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Several of the world’s biggest asset managers, including Schroders, State Street Global Advisors and JPMorgan Asset Management, are absent from a list of signatories to the UK’s influential stewardship code following a revamp that imposed tougher reporting requirements on investors.
A third of asset managers and other groups that applied to be signatories of the overhauled code, a set of principles that dictates how investors hold companies to account, failed to pass the review process, the Financial Reporting Council, the UK’s auditing watchdog, said on Monday.
Monday’s list marks the first time since last year’s revamp of the world’s oldest stewardship code that names of signatories have been made public.
Some 189 asset managers, pension funds and other groups applied to be signatories, with 125 making the cut after a “rigorous review process”, the FRC said. The previous iteration of the code had about 300 signatories.
BlackRock, Abrdn and Legal and General Investment Management are among the big asset managers that appear on the list of signatories, alongside Vanguard, Amundi, Aviva Investors, M&G, UBS Asset Management, Fidelity International, Baillie Gifford, Janus Henderson and Jupiter.
Sir Jon Thompson, FRC chief executive, said the UK’s stewardship code was “recognised globally as a best-practice benchmark in investment stewardship”.
“We are proud of our robust approach to assessment and encourage those who have been unsuccessful to reflect on our feedback and apply again in future,” he added.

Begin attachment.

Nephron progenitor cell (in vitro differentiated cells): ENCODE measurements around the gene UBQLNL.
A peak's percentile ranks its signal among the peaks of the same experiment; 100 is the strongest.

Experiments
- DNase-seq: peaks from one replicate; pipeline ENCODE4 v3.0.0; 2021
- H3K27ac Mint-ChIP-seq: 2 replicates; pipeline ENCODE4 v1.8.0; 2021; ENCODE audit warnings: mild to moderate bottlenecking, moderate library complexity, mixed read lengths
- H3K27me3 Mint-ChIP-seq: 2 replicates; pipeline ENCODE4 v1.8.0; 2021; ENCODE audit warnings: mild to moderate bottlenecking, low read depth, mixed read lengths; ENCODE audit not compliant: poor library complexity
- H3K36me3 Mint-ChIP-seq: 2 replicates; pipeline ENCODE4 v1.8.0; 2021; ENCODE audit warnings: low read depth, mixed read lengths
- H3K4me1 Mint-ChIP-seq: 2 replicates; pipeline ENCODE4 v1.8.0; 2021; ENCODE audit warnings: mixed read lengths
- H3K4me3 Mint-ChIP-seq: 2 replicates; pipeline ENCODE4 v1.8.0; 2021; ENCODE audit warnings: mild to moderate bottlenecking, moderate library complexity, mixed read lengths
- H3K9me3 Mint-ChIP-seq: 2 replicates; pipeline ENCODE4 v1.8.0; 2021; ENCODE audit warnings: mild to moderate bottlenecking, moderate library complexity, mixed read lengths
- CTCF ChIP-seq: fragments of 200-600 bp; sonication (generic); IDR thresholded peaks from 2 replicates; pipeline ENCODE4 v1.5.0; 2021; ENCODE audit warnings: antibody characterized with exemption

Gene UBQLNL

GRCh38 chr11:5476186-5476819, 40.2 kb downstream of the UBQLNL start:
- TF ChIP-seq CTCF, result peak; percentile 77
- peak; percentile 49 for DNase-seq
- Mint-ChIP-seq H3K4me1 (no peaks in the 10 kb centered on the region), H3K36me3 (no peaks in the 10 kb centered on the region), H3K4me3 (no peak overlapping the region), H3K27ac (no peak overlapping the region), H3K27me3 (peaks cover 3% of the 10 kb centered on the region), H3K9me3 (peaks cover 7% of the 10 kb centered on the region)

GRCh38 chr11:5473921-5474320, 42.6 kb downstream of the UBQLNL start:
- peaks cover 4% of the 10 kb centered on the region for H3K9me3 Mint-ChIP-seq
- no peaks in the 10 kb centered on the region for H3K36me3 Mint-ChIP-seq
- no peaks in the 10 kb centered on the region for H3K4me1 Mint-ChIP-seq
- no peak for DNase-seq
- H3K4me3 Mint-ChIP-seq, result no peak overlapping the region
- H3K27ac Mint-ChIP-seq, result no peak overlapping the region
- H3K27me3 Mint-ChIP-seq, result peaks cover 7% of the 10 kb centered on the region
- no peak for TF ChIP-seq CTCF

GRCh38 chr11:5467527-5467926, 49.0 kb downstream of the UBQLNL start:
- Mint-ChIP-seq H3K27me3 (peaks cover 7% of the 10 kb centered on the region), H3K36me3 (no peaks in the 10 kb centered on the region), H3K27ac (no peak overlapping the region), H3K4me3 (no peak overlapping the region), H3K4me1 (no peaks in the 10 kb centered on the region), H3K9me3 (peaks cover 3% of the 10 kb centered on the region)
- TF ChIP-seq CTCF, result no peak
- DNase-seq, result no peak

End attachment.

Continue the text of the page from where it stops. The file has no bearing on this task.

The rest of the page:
The concept of stewardship has become increasingly prominent in recent years, on the back of strong demand for sustainable investment products and a growing focus on the environmental and social impact of companies. As a result asset managers are come under pressure to show they are good stewards of investor capital, with many hiring specialists to lead these efforts.
The updated code imposes stricter requirements on signatories including asking them to provide evidence of their stewardship activities and show how they were integrating environmental, social and governance factors into investment decisions.
The revamped version of the code, which was first launched in 2010 and has been copied around the world, has been broadened into other asset classes other than public equities. To remain on the list, applicants will face a yearly reporting and review process.
Several big pension funds and asset owners also appear on the list of signatories, including Nest, the Church of England Pensions Board and the Universities Superannuation Scheme.
The FRC said the groups that did not make today’s list often failed to address all of the code’s principles or provided insufficient evidence to back up their approach, instead relying too heavily on policy statements.
The watchdog declined to name those who did not pass the review process. But those not included on the list of signatories included several bank-owned asset managers, including at Goldman Sachs, Credit Suisse, Northern Trust and BNP Paribas.
Columbia Threadneedle, T Rowe Price, Pimco and Allianz Global Investors were also absent.
Goldman Sachs Asset Management, Credit Suisse Asset Management and T Rowe Price declined to comment. BNP Paribas said it had not applied to be a signatory of the code. AllianzGI said it “wanted to get more visibility on the evolving reporting practice” and instead “will be applying next year”.
Northern Trust said it was “working diligently with the FRC to showcase our longstanding commitment to responsible stewardship”. Pimco said it was “committed to the principles of stewardship and engagement”. And Columbia Threadneedle said it was in the process of applying to be a signatory of the code in time for the FRC’s next deadline in October.
Schroders said it was “frustrated not to be a signatory” and had been told by the FRC that this was due to “the format rather than the substance of our submission”. “We believe strongly in the power of stewardship and constructive engagement with business. We are confident we will be a signatory again soon,” added the company.
State Street and JPMorgan did not respond to a request for comment.
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